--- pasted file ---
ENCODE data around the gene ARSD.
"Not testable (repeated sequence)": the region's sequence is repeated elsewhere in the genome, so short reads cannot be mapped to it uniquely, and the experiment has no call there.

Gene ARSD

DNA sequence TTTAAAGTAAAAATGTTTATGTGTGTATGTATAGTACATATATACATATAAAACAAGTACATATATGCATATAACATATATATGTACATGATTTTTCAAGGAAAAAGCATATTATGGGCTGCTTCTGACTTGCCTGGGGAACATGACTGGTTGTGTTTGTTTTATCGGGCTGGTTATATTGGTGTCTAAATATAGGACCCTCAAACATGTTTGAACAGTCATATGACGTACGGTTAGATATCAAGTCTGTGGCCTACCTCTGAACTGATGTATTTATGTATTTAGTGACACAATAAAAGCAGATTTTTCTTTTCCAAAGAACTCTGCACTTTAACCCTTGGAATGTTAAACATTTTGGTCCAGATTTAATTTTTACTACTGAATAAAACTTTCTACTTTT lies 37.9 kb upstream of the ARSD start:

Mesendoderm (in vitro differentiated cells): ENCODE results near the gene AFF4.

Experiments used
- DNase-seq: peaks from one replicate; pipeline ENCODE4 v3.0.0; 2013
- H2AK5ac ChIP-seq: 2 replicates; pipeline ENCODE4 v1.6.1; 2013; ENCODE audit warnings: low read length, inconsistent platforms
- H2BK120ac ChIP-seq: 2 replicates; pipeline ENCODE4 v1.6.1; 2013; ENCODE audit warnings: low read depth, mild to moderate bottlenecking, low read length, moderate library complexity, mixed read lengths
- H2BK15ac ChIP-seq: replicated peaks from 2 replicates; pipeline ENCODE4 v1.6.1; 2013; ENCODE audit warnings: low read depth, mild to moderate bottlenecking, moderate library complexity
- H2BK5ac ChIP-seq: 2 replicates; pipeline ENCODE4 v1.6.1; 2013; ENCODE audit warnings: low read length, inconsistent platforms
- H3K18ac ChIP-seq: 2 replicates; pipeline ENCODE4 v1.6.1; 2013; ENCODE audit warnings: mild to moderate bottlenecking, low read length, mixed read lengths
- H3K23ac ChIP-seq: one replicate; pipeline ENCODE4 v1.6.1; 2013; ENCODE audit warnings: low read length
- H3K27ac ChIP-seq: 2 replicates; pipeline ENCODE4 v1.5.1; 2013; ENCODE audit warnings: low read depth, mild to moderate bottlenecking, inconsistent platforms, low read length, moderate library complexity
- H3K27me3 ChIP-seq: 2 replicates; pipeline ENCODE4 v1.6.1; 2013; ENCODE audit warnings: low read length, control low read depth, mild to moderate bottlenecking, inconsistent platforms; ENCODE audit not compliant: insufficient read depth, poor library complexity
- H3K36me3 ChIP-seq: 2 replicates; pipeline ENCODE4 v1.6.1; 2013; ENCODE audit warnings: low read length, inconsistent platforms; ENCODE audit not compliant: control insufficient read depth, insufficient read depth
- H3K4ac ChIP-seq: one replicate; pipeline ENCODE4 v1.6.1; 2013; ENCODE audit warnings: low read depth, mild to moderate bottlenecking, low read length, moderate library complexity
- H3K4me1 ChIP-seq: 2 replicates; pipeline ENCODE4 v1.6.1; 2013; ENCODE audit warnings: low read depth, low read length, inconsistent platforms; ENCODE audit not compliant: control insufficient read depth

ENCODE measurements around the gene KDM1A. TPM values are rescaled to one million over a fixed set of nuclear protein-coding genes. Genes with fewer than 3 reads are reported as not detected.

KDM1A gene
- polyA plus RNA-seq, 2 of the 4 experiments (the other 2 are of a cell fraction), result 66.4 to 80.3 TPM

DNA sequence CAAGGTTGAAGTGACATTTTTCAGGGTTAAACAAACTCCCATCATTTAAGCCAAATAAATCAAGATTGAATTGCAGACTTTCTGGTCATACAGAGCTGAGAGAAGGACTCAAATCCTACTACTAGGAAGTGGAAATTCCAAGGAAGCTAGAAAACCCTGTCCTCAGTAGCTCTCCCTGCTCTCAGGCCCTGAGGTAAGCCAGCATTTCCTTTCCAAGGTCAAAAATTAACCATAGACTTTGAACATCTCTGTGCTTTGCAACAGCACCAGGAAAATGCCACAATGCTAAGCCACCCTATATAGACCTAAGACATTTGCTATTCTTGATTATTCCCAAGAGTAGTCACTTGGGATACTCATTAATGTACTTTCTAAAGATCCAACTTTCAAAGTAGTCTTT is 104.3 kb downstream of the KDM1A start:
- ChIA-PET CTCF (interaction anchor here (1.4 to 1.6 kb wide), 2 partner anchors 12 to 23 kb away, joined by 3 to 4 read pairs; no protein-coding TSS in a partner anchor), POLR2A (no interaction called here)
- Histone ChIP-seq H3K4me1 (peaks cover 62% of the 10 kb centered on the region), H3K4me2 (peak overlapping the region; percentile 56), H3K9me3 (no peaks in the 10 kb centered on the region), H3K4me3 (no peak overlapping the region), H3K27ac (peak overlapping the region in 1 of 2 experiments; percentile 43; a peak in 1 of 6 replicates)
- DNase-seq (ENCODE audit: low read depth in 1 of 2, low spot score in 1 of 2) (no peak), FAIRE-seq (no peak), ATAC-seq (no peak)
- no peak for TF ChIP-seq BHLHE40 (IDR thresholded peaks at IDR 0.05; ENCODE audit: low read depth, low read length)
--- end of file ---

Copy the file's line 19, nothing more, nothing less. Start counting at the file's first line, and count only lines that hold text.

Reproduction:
ENCODE measurements around the gene KDM1A. TPM values are rescaled to one million over a fixed set of nuclear protein-coding genes. Genes with fewer than 3 reads are reported as not detected.